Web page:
This last tour around the NBA for Phil Jackson has not really been all that filled with fanfare. Probably because he insulted every city he’s been in, then his teams went out and generally stomped the opponent. Not the way one generates a lot of love.
But Madison Square Garden, that’s different.
That’s where he played and won a title as a Knick. That was home to some epic clashes with his Chicago Bulls. That is where his Lakers have put on some shows. That’s where his Lakers are Friday night. Where he may be for the last time.
Which brings us to a great piece of reporting by Howard Beck of the New York Times to sit down with Jackson and talk about those memories.
“As many great games have been played there, I think I’ve been in a ton of them,” Jackson said Wednesday, reminiscing (but only a little) over lunch. “It’s probably the most familiar building I have in my history as a player and coach…”
New York is different — “a magical place to live,” Jackson said — and the Garden represents more than basketball. (Kobe) Bryant understands it. Over the years he has heard Jackson tell countless stories, some funny, some poignant, about his Knicks days. This trip to the Garden will be different.
“He’ll never show it because he’s always a coach that stays in the present,” Bryant said of Friday’s visit. “But I’m sure it means something to him.”
Jackson tends to come off as detached from the world, but there are things that mean a lot to him. New York does. Madison Square Garden does. And so the usual distance Jackson keeps may be closed a little tonight as his Lakers take on the Knicks.
Do yourself a favor, go read the entire NYT story. It’s great stuff.
A Malawian newspaper, writing about Michael Jordan’s statement on race, used the Crying Jordan photo accompany the article.
How did that happen?
A page designer who didn’t understand the meme? A joke never fixed before printing? A staff-wide ignorance of the photo’s cultural relevance?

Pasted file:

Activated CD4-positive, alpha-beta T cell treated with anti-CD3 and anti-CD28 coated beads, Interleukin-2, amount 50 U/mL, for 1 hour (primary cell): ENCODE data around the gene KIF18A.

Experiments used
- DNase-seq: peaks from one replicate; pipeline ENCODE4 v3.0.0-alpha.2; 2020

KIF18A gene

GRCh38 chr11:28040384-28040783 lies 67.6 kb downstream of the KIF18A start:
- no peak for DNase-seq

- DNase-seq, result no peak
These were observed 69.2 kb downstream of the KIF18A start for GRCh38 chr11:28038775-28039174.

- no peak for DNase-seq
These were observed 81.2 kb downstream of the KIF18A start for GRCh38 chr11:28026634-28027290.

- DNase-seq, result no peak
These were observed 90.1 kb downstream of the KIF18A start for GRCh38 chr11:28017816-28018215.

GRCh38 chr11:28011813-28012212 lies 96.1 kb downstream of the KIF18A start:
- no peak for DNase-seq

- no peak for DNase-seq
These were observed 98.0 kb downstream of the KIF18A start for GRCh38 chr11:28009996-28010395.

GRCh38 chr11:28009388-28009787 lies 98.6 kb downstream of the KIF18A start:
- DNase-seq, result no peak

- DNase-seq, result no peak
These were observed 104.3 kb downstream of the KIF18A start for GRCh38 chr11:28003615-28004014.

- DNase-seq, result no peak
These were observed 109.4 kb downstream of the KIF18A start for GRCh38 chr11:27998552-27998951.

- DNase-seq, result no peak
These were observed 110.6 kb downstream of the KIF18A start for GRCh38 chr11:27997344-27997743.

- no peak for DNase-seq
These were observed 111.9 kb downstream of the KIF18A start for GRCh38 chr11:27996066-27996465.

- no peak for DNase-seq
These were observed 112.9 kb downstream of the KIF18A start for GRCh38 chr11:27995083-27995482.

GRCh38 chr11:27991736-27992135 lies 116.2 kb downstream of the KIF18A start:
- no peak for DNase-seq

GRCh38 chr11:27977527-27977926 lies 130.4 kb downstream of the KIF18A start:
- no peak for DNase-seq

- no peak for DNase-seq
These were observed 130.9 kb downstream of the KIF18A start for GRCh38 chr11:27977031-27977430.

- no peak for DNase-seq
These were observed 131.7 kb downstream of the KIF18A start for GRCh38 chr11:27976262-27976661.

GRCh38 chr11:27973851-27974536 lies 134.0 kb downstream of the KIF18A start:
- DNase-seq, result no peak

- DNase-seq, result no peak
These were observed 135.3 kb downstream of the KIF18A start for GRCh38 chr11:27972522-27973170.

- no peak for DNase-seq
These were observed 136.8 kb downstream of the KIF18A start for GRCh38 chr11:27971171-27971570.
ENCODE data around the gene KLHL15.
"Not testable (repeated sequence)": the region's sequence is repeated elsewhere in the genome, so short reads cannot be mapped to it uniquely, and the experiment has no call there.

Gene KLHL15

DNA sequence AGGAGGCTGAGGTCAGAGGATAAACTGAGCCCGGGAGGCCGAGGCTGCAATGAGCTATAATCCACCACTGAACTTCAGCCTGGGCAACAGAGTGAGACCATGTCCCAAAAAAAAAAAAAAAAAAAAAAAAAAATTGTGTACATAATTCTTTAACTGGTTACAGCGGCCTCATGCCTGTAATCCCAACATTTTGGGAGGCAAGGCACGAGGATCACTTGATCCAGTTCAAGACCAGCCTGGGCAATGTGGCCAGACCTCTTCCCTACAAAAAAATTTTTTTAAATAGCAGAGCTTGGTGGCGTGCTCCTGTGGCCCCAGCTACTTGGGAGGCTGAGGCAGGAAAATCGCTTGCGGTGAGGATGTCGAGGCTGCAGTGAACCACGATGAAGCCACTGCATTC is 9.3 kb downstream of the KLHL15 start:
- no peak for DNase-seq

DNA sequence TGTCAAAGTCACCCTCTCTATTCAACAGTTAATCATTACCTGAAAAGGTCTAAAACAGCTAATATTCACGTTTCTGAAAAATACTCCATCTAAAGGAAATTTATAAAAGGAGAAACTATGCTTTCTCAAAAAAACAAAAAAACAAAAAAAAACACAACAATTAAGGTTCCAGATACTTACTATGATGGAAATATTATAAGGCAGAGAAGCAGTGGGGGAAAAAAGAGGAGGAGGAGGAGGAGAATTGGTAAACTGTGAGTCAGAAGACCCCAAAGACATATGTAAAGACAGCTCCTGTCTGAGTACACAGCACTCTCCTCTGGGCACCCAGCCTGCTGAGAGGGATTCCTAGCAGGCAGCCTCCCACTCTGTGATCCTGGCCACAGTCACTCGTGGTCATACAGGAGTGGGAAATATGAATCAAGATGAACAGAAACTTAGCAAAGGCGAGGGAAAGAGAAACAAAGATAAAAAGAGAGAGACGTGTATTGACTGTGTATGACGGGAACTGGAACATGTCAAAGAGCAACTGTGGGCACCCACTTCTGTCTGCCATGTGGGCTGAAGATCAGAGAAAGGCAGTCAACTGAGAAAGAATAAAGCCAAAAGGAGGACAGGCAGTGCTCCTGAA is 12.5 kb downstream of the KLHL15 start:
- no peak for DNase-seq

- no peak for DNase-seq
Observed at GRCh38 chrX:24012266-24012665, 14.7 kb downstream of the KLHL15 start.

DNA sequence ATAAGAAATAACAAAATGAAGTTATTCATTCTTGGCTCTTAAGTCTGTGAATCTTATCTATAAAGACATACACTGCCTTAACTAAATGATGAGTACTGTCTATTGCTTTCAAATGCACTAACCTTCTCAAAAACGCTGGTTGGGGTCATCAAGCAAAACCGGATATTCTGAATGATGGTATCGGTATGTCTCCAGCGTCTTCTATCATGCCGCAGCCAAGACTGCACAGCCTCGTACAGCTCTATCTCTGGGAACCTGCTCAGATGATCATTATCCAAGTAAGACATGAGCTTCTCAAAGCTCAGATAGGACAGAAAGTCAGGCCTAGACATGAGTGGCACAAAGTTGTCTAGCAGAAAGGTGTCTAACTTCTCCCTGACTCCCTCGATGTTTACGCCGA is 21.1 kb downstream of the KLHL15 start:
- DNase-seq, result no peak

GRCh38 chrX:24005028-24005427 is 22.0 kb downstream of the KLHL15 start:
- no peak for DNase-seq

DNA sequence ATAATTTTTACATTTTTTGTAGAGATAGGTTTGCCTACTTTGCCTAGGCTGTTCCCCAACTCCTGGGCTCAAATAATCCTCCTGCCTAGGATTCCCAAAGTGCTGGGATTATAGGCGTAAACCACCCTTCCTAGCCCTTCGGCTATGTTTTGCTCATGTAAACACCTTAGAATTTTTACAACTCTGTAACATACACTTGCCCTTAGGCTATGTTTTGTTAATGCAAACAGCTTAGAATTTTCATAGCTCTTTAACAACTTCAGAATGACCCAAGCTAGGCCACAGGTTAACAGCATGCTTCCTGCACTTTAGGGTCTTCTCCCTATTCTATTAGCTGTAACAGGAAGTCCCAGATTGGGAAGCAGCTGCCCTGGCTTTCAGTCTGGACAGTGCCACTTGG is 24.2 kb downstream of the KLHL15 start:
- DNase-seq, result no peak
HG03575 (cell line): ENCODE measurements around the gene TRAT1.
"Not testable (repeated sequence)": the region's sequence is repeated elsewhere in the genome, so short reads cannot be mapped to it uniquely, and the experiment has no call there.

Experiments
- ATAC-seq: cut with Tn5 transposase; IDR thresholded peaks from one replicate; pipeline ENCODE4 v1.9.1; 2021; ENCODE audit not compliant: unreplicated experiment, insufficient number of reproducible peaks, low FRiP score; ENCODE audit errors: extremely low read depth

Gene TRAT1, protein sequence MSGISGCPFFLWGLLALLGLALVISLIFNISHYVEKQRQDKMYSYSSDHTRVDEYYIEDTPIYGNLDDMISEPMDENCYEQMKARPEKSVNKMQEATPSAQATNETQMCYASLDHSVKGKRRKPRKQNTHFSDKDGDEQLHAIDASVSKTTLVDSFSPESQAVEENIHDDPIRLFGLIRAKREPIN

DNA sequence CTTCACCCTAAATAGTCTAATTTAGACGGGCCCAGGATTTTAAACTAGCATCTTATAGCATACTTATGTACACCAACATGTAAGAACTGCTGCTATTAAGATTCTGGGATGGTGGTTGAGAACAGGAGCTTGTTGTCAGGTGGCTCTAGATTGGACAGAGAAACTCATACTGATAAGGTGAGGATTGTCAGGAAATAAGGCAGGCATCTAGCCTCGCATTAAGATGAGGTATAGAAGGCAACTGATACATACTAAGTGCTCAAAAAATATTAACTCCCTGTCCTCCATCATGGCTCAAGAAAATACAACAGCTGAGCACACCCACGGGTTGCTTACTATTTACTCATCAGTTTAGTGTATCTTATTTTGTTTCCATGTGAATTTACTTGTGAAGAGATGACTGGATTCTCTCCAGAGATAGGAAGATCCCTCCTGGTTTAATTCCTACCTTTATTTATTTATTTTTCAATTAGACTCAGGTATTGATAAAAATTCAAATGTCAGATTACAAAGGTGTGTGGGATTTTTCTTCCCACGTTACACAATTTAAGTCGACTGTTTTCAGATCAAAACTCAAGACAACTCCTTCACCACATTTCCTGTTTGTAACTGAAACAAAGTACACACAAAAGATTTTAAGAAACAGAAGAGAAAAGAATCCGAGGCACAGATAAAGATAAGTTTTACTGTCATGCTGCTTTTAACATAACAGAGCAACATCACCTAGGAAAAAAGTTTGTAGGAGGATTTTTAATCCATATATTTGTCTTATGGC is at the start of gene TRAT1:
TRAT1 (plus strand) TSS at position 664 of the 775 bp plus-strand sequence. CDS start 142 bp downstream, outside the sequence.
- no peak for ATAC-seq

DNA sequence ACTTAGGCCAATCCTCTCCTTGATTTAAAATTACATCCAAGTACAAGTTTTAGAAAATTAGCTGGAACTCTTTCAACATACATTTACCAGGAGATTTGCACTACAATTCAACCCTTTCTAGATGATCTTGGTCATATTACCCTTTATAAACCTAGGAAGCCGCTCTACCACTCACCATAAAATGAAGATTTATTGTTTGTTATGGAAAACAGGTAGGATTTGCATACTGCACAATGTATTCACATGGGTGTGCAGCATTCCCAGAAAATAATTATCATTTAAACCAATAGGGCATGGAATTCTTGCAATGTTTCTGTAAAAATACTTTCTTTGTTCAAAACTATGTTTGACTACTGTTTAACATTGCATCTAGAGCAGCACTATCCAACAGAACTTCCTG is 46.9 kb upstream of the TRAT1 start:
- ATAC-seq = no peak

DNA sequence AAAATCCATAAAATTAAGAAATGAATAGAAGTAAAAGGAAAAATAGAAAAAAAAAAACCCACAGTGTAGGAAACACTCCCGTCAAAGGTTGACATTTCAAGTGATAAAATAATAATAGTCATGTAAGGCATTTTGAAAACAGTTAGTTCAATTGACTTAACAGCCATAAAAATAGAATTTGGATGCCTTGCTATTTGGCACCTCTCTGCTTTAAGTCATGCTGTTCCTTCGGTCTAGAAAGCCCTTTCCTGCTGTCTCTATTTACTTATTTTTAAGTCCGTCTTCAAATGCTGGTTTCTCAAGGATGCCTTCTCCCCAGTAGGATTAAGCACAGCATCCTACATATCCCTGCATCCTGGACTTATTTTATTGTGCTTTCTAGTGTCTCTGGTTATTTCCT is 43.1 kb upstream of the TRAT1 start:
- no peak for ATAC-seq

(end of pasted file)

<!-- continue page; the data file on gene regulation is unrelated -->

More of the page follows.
Justin Block of The Huffington Post:
As it turns out, the newspaper is called The Nation, or The Malawi Nation. When reached for comment on Thursday afternoon, The Nation Senior News Analyst Joy Ndovi stated that using the Michael Jordan Crying meme was intentional, and said Sports Editor Garry Chirwa picked the photo.
Chirwa told us that when he read the story, he felt that the emotions packed within Jordan’s quote, “I could no longer keep silent,” were represented in the Michael Jordan Crying meme.
“I just imagined him crying,” Chirwa wrote via WhatsApp.
Ndovi echoed Chirwa’s sentiments:
The article on Jordan reacting to the violence in U.S. was just the perfect one for the meme to be used. It depicts the emotional state of the former NBA star. Though it might seem unconventional, what other photo could be more suitable than the infamous Crying Jordan meme?
I can think of a few.
Before signing with the Knicks to retire, Amar’e Stoudemire reportedly wanted to sign with the Suns this year and last.
He essentially confirmed both accounts.
Stoudemire, via Paul Coro of The Arizona Republic:
“The last two years, we made phone calls to Phoenix but I wasn’t getting any positive response,” Stoudemire told azcentral sports on Thursday. “That would’ve been the perfect way to go out. I didn’t want to beg Phoenix. My heart was in two places – Phoenix and New York. I just went where I was wanted.”
According to the report, Stoudemire wanted to play for Phoenix next season — not just retire as a Sun. If that’s the case, I see why the team passed. The Suns have 15 players (the regular-season roster limit), are rebuilding and already have Tyson Chandler as a veteran big.
But if Stoudemire wanted sign an unguaranteed deal with the Suns then retire as a ceremonial move, it’s a little harder to explain Phoenix’s reluctance. Perhaps, the Suns were caught off guard by such a request. Nobody in memory had done something like that in the NBA. The gesture is far more common in football and baseball.
Either way, Stoudemire retiring as a Knick wasn’t designed to show a long-standing bitterness toward the Suns.
A recent bitterness toward the Suns? Maybe.
Karl-Anthony Towns has replaced Anthony Davis as the consensus MVP-in-waiting.
Are you ready, NBA?
Here’s a sneak preview of the Timberwolves center’s future:
NEW YORK (AP) — Craig Sager’s fight with leukemia will prevent the basketball sideline reporter form covering the Rio Olympics for NBC.
NBC said Thursday in a statement that the 65-year-old Sager is preparing for a third bone marrow transplant at MD Anderson Cancer Center in Houston. Sager was first diagnosed with leukemia in 2014 and announced in March that he was no longer in remission.
The Rio Games would have been Sager’s fifth Olympics.
Sager has worked for Turner Sports for 34 years. At the ESPY Awards this month, Vice President Joe Biden presented Sager with the Jimmy V Award for Perseverance.